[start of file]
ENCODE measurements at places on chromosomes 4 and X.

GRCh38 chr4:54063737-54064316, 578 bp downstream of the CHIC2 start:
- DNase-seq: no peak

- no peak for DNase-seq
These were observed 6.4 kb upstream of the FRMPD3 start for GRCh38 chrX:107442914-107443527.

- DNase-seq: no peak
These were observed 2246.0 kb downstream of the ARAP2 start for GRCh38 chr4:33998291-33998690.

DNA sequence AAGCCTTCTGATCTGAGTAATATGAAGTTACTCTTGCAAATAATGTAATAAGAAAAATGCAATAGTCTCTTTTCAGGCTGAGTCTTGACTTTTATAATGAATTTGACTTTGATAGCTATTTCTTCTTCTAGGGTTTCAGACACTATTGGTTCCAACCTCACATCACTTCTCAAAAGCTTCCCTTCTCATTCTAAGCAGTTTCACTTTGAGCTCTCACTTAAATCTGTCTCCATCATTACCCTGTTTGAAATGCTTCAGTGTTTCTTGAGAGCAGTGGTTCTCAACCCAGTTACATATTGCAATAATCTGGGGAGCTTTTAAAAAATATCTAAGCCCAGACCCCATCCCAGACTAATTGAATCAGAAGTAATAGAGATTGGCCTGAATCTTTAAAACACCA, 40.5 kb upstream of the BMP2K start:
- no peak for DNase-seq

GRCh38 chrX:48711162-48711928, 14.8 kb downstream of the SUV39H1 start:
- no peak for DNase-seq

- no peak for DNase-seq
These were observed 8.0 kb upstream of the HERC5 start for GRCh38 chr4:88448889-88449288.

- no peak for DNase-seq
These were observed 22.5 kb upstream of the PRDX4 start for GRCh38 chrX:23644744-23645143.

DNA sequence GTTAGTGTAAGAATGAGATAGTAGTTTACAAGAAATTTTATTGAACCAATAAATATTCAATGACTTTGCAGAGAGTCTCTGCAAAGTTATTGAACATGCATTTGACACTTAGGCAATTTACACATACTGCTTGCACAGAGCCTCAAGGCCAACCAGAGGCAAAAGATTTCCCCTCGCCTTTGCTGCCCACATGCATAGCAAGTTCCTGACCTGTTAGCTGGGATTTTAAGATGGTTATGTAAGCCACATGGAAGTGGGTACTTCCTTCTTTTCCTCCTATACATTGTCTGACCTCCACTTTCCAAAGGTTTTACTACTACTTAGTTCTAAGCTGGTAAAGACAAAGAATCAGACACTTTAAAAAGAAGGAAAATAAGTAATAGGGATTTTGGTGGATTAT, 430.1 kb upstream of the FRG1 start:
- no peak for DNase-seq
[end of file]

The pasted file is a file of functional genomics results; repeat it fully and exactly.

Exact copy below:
ENCODE measurements at places on chromosomes 4 and X.

GRCh38 chr4:54063737-54064316, 578 bp downstream of the CHIC2 start:
- DNase-seq: no peak

- no peak for DNase-seq
These were observed 6.4 kb upstream of the FRMPD3 start for GRCh38 chrX:107442914-107443527.

- DNase-seq: no peak
These were observed 2246.0 kb downstream of the ARAP2 start for GRCh38 chr4:33998291-33998690.

DNA sequence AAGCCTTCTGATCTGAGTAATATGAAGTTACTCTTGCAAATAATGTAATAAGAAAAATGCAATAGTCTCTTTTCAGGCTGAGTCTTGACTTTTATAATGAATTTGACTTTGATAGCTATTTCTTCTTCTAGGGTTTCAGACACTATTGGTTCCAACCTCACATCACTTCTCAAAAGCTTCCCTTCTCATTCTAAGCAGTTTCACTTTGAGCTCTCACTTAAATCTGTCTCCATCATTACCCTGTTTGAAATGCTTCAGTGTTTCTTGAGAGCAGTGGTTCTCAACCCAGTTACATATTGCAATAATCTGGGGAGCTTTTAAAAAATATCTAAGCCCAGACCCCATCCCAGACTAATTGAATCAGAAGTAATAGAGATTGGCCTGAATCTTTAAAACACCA, 40.5 kb upstream of the BMP2K start:
- no peak for DNase-seq

GRCh38 chrX:48711162-48711928, 14.8 kb downstream of the SUV39H1 start:
- no peak for DNase-seq

- no peak for DNase-seq
These were observed 8.0 kb upstream of the HERC5 start for GRCh38 chr4:88448889-88449288.

- no peak for DNase-seq
These were observed 22.5 kb upstream of the PRDX4 start for GRCh38 chrX:23644744-23645143.

DNA sequence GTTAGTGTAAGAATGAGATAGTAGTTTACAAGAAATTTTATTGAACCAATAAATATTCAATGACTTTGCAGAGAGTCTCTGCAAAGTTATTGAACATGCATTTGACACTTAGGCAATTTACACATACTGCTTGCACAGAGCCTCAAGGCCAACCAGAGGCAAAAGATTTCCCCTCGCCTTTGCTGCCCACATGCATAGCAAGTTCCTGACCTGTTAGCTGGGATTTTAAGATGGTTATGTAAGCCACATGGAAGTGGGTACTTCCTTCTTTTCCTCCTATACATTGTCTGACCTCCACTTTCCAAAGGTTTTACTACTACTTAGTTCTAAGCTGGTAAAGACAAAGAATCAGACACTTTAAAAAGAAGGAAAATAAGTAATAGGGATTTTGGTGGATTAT, 430.1 kb upstream of the FRG1 start:
- no peak for DNase-seq